Ryan argued it would give consumers the needed incentive to demand better value out of their healthcare.
No, it wouldn't. It would force employers to drop their health plans and pit individuals against insurance companies.

We all know how that will end.

Why does Paul Ryan hate America?

Colorado faces voter suppression battle

Colo. Sec. of State Gone Wild
While state lawmakers are busy passing “voter ID” laws to disenfranchise voters, Colorado’s Republican Secretary of State Scott Gessler has taken his voter suppression efforts to court.

Gessler has asked a Denver judge to issue a preliminary injunction preventing the Denver Clerk and Recorder from mailing ballots to certain “inactive” voters.

Two Democratic Congressmen have already asked the U.S. Department of Justice to investigate whether Gessler violated federal law with his request.

Gessler’s efforts could have a particular impact on Initiative 300, a ballot referendum to allow Denver workers to earn up to nine paid sick days a year. The referendum will be decided by all-mail-in balloting.

Those who face being disenfranchised are “inactive” voters, eligible voters who have missed one general coordinated election. Gessler is challenging the Denver Clerk’s authority to mail ballots to these voters, which could amount to 55,000 eligible voters who will not get to vote this fall. Voter suppression disenfranchises seniors, the poor, students and minorities. And voters who participate in the 2011 election are also more likely to participate in 2012.

The Denver Post reports:

The letter from Rep. Robert Brady of Pennsylvania and Charles Gonzalez of Texas says Gessler's actions may violate the Voting Rights Act, which prohibits discriminatory voting procedures.
"Given the diversity of the state of Colorado, and particularly that of Denver County, there is a high likelihood that the barrier to voting Secretary Gessler seeks to impose . . . will have such a discriminatory result," the letter states.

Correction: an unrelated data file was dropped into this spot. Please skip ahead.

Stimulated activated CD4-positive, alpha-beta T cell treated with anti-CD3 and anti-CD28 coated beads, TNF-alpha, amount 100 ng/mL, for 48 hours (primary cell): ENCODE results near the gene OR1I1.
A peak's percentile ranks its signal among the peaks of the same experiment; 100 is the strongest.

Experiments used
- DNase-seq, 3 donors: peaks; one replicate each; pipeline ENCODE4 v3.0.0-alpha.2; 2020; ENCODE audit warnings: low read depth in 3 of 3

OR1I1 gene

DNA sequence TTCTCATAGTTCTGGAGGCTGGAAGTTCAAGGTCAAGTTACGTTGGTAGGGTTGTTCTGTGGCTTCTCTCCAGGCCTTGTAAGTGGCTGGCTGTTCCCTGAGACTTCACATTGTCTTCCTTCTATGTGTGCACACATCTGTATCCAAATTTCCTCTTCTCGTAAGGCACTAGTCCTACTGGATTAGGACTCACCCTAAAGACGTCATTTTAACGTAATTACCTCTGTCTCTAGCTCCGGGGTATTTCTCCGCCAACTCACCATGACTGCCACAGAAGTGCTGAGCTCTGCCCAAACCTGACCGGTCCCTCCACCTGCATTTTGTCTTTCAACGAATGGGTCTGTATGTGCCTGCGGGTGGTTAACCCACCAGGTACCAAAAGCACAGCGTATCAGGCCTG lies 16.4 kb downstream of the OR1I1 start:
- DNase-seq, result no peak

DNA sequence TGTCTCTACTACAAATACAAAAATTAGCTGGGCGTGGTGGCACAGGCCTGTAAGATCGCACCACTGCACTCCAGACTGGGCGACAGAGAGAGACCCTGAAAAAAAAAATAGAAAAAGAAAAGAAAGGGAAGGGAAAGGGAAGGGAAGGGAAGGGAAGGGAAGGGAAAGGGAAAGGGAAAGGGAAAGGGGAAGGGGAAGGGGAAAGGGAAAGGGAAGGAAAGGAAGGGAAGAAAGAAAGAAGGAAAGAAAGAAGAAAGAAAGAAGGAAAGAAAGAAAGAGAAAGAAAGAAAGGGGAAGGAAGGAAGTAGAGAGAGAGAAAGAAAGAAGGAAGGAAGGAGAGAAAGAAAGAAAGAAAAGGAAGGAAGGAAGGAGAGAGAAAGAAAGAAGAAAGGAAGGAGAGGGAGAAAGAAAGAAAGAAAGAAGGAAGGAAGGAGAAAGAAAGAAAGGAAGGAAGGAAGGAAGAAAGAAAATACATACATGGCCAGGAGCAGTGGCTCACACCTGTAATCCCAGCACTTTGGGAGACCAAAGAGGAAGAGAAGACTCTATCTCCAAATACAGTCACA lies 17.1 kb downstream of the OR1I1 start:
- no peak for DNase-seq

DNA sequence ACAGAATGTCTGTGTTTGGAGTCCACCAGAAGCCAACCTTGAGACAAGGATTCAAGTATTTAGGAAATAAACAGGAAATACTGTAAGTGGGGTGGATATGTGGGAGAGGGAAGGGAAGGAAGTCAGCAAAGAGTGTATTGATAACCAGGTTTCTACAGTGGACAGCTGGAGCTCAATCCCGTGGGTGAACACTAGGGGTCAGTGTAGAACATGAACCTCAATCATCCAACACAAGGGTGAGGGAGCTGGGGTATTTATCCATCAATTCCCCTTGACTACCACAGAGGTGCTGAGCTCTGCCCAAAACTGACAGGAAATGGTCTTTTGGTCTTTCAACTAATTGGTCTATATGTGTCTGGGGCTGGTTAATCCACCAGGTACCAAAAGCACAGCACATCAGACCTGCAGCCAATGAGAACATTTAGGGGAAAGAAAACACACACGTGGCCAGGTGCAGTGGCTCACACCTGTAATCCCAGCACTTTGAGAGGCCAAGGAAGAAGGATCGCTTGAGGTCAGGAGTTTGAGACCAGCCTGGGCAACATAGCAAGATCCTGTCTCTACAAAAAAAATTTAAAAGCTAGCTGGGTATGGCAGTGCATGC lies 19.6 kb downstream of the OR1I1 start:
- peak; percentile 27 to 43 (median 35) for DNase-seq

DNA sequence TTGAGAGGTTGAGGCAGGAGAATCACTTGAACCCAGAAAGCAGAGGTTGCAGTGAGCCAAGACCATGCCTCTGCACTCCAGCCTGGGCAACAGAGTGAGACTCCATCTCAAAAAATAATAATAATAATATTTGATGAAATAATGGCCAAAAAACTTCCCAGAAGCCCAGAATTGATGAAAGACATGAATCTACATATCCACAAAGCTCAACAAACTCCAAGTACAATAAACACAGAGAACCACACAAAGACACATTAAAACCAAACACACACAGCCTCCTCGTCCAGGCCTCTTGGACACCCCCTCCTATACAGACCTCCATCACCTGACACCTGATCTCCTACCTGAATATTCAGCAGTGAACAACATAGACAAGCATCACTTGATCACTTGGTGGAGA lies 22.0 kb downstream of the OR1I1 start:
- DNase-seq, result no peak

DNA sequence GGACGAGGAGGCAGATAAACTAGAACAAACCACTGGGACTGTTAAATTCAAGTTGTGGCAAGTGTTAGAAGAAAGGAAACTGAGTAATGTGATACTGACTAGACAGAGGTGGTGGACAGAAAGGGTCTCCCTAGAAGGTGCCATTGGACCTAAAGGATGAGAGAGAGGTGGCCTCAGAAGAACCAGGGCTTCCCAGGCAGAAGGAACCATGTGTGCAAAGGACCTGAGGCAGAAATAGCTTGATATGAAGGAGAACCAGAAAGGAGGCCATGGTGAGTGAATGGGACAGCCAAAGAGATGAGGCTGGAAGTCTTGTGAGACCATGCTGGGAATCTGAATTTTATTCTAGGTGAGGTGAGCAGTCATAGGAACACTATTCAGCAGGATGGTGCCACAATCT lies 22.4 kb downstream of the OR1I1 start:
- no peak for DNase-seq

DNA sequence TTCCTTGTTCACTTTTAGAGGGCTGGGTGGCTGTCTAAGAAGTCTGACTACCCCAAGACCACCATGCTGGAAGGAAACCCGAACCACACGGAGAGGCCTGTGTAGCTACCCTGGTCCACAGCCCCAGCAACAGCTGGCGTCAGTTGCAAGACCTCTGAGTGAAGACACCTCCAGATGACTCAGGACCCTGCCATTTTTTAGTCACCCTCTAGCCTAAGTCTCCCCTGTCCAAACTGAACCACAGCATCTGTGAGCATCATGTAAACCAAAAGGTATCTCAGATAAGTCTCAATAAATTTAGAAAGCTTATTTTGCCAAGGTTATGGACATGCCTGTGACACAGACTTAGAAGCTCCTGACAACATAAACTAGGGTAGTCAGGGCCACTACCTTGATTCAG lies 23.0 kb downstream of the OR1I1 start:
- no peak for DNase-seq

It says that not mailing ballots to eligible voters listed as "inactive" because they didn't vote last year "might make participation particularly hard" for disabled voters who may not have been able to get to the polls and Americans who may have been deployed to Iraq or Afghanistan in 2010 but who want to vote Nov. 1.
The Denver Clerk, Debra Johnson said, “The City and County of Denver has consistently provided all eligible voters with ease of access to the voting franchise and we plan to continue to do so.”

So, there.

Day 12: Occupy Wall St. spreads to 70 cities

09/23/11; from JRL on Vimeo.

Wall Street occupiers are preparing to march again, fortified with a delivery of care packages from around the world and a visit from Russell Simmons, founder of the hip hop label Def Jam. Simmons posted this message today:
I am asking the United States government to raise my taxes and not allow the Republicans to use this economic recession as an opportunity to strip the basic programs that protect our most vulnerable.
A photo gallery of the occupiers can be found here.

Kevin Gosztola at firedoglake reported on the march last night with postal workers:

...they went to go show solidarity with the postal workers union holding a rally to protest impending layoffs and cutbacks to the postal service. Loud cheers erupted when Occupy Wall Street marchers showed up to the rally. Someone with Occupy Wall Street was even given the opportunity to speak. The representative with the occupation said over a megaphone the occupiers wanted to come down and show support because America needs its post offices. The representative invited postal workers to come down to Liberty Park and share their grievances with the occupiers. That received another loud cheer. Then they chanted together, “What’s disgusting? Union busting!”
CARE packages today.
For those committed to criticism of Occupy Wall Street, this must have been disappointing because these “hippies” most definitely do not appear to be out-of-touch with Main Street.
The protest against inequality and corporate control of the government is spreading to 70 cities in the U.S. A list of the occupations can be found at
There'll be an occupation of a JP Morgan Chase bank in Lexington, Ky., tomorrow, according to the Hillbilly Report. Occupy Chicago has encampments at the Federal Reserve, Millennium Park and Willis Tower, according to Business Insider. About 50 camp out during the day, with a dozen sleeping overnight.